Is there any bigger waste of a financial marketer’s time and money than developing user personas? I mean, really, how much money is spent on research and analysis to come up with silly little descriptions like:
“Jenny is a busy young working mom who values convenience from her banking relationship.”
I’ve seen user personas from lots of financial institutions, and I’d be hard pressed to tell you how one financial institution’s personas differ from the others.
I’d also be hard pressed to find any difference in the websites of these organizations, and–even worse–how the redesign of any one of these bank’s websites reflected their persona development efforts.
I mentioned my perspective on this to a friend who said “yeah, but I use personas when I write, because it helps me think who will be reading this.” Good point. In fact, I do the same. But neither my buddy or I spent any money to come up with our personas. It took me maybe 30 minutes to think about my blog readers’ personas.
I recently heard a CMO explain her firm’s user personas, and I asked her how the effort might be impacting product development and service design. “We’re not there yet,” was her reply. “Of course you’re not,” I thought, “because there is no plan to use the personas to drive product or process change.”
Sometimes I wonder if some bank CMOs realize that the rest of the executive team thinks a lot of marketing dollars are spent foolishly. This isn’t the “half of advertising dollars are wasted, I just don’t which half” adage. This is a “damn, every penny of marketing investment in that particular area is going down the drain” feeling.
My take: If you really want user personas, steal another bank’s descriptions. You’re not going to come up with anything different or better. But if you’re determined to go thru the process from scratch, work with the management team to figure out how the personas are going to be used to drive product and process changes before you get started.
The question, of course, is: How do you do that?
I came across a blog post that I thought would help answer this question. The blogger wrote:
“I’ve never been completely convinced that personas are a valuable design tool. I’m realizing now that it’s not the personas I have a problem with. It’s the manner in which they’re introduced to an organization. How do we take these documents to the next level so that they becoming meaningful, usable, and multilayered?”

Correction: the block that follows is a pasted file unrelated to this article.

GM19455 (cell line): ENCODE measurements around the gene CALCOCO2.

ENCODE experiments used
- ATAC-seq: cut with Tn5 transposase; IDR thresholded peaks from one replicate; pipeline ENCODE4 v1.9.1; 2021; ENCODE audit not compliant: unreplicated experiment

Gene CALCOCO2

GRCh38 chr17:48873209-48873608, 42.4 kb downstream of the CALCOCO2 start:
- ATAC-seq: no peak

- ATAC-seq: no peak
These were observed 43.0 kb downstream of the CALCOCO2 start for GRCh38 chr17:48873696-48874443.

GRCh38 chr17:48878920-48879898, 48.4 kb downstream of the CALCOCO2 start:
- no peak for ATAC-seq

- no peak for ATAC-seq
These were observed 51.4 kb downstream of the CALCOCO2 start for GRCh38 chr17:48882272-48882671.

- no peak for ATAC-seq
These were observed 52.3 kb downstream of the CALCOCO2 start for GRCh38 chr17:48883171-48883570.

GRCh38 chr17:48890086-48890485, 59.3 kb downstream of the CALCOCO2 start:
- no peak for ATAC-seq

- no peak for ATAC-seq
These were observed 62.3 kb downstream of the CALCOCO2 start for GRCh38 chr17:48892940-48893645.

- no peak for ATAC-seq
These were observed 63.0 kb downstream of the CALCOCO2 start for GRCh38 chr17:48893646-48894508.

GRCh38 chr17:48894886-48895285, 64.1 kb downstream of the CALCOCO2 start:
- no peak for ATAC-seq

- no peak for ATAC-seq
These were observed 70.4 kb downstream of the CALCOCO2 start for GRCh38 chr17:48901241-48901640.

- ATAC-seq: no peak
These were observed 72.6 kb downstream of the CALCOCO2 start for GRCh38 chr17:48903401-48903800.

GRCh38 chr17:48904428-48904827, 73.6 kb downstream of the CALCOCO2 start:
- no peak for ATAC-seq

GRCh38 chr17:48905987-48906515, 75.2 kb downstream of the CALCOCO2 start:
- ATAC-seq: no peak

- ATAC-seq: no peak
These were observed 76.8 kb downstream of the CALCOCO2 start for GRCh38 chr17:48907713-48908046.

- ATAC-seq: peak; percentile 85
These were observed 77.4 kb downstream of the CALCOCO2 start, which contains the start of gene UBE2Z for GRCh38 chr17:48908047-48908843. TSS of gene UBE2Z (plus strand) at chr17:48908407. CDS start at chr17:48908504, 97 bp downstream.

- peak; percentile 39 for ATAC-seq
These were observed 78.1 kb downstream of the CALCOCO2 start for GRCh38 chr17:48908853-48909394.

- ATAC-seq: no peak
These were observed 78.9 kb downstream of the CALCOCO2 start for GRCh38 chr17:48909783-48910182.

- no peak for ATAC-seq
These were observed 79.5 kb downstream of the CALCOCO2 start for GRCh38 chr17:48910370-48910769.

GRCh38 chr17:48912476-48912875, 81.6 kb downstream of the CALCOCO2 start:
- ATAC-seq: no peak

But, alas, the post didn’t answer the question.
The Nielsen Norman Group is one of the leaders in the field of user experience design. They wrote:
“When based on user research, personas support user-centered design throughout a project’s lifecycle by making characteristics of key user segments more salient.”
I dare you to say that at an executive team meeting at your bank or credit union (for the record, “salient” is never a good word to use in a business discussion).
Nielsen Norman Group claims that there are benefits to user personas that extend beyond the initial design phase, specifically, using personas for:
“…segmenting analytics data to evaluate the behaviors and use of real users.”
Okay, but that would require associating real users with the defined personas. What data elements do you think you have about your site’s users that would enable you to make this association?
Then there’s this article promising to tell us the 31 business building benefits of Buyer Personas. Highly alliterative, but mostly useless. It’s simply a list of 31 business benefits that could come from blowing your nose. No proof given that developing personas delivers the promised benefits. My favorite line in this article was:
“In my experience, 3 to 4 Buyer Personas usually account for 90%+ of a company’s sales.”
This guy has clearly never worked for a bank or credit union. Two buyer personas account for 99%+ of your sales:
- Losers who chose you because your branches are closest to their homes.
- Poor deluded souls who chose you because they thought your customer service was better than other banks and credit unions.
(Oops! Damn! I didn’t mean to give away the definitions of the only two user personas your financial institution needs.)
Bottom line: I realize that there are benefits to using user personas to help make design decisions and tradeoffs. But, please don’t deceive yourself into thinking that there is some grander, longer-lasting benefit to this effort. Unless, of course, you successfully transition those personas into your organization’s overall customer segmentation efforts, and product design efforts (if you engage in anything that could be considered “product design”).
[Note: If you disagree with me — and I’m sure many of you do — leave a comment and tell me where I’m going wrong. Please don’t contact the publishers of this site telling them how they have to publish your rebuttal to this article. Thank you.]